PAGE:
Dairy Farm International Holdings Ltd (SGX: D01) is one of the cool companies in Singapore that shares webcasts and/or transcripts of their quarterly earnings presentations (the link for Dairy Farm is here). In Singapore, Dairy Farm is the owner of stores such as Guardian, Cold Storage, Giant Hypermarket, and 7-Eleven. As of 30 June 2015, the company, together with its associates and joint-ventures, boasts more than 6,400 retail outlets in 12 territories around Asia. This includes stakes in outlets such as Maxim, Mannings, and even the popular Swedish furniture store IKEA. You can read more about Dairy Farm…
Dairy Farm International Holdings Ltd (SGX: D01) is one of the cool companies in Singapore that shares webcasts and/or transcripts of their quarterly earnings presentations (the link for Dairy Farm is here).
In Singapore, Dairy Farm is the owner of stores such as Guardian, Cold Storage, Giant Hypermarket, and 7-Eleven. As of 30 June 2015, the company, together with its associates and joint-ventures, boasts more than 6,400 retail outlets in 12 territories around Asia. This includes stakes in outlets such as Maxim, Mannings, and even the popular Swedish furniture store IKEA.
Below are eight useful things I learned from listening to Dairy Farm’s webcast of its earnings presentation for the first-half of 2015:
- Chief Executive Officer Graham Allan described the first-half of 2015 as “difficult” despite Dairy Farm’s top-line growing at a reasonable rate of 5.5% year-on-year. The reason that’s so is because Dairy Farm’s margins and profit had suffered. Carrying on, Allan felt that Dairy Farm should look through the difficulties in the current market environment and commit to investing for the future. This commitment is reflected in the company’s investments in IT infrastructure and Chinese supermarket owner, Yonghui Superstores.
- Allan also said that there was good revenue growth across all segments in constant currency terms. Foreign exchange did have an impact on both the firm’s top-line and bottom-line, but he was candid in his assessment that the operating profit still fell 15% in constant currency terms.
- Moving on to the Supermarket and Hypermarket segment, Allan said that food costs have been experiencing deflation so sales growth has had to come from transaction growth. Dairy Farm has also launched nine category brands for its private label business thus far which grew sales 18% year-on-year. Finally, distribution centres for fresh produce were in progress for both Singapore and Malaysia – this ties in with Dairy Farm’s cooperation with Yonghui for the latter to provide procurement expertise in fresh produce.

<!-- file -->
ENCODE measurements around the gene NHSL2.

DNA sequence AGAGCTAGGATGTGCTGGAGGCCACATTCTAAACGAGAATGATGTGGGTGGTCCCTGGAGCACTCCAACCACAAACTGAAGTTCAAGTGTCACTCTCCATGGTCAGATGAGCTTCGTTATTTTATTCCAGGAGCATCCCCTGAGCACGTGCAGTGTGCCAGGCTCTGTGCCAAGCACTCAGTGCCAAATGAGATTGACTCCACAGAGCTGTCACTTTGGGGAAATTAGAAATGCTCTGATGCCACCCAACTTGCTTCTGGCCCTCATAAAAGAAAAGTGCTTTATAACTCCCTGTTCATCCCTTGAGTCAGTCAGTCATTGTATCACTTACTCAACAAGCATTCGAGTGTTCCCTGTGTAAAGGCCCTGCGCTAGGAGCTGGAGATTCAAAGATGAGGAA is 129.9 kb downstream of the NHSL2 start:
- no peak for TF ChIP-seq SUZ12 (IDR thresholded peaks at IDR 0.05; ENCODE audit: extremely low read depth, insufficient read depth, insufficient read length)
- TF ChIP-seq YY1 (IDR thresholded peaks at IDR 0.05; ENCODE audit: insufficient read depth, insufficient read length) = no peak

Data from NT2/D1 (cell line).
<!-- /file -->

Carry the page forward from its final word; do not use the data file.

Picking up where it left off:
- On the convenience stores side of things, Dairy Farm is continuing to focus on its ready-to-eat meals for Singapore and Hong Kong while launching branded coffee in China, Hong Kong, and Singapore. Allan felt that this segment still has a large potential in China despite already having around 750 stores in the country; he also added that he felt that the right business model is in place for China.
- On the Health and Beauty segment, Allan said that eight private label brands have been launched and their sales were up 41% overall. The Singapore operations in the segment is taking the lead in building an e-commerce platform. The platform currently has about 5,000 SKUs.
- Shifting to the Home Furnishings segment, IKEA stores under Dairy Farm were again the standout performer in the first-half of 2015. Revenue growth was encouraging across the board from Hong Kong to its new store in Indonesia. A second store is being planned for Indonesia currently and an e-commerce offer is in development.
- For a bit of trivia, Dairy Farm’s associate Maxim (representing the Restaurant segment) is the top mooncake company in Hong Kong for the last 17 years. Maxim has also helped open 15 Starbucks outlets in Vietnam. Maxim will also open the first franchise for the Cheesecake Factory in Disneyland Shanghai.
- Speaking on Dairy Farm’s investment in Yonghui, Allan commented that the Chinese company has 351 stores in China currently. Dairy Farm will be cooperating with Yonghui to obtain better access to fresh produce suppliers and in turn, share its international supply base with the Chinese hypermarket operator. Efforts will also be taken to include Mannings outlets within Yonghui.
To buy and hold a company’s shares for the long term also means keeping up with developments in the company.
The access to management teams via webcasts gives the Foolish investor a fair chance to judge for themselves whether they would like to be invested alongside those teams. It also helps us put together a more complete thesis around a company and keep up with developments in its industry.
Click here now for your FREE subscription to Take Stock Singapore, The Motley Fool's free investing newsletter. Written by David Kuo, Take Stock Singapore tells you exactly what's happening in today's markets, and shows how you can GROW your wealth in the years ahead.
The Motley Fool's purpose is to help the world invest, better. Like us on Facebook to keep up-to-date with our latest news and articles.
The information provided is for general information purposes only and is not intended to be personalised investment or financial advice. Motley Fool Singapore contributor Chin Hui Leong owns shares in Dairy Farm International Holdings and Starbucks Corporation.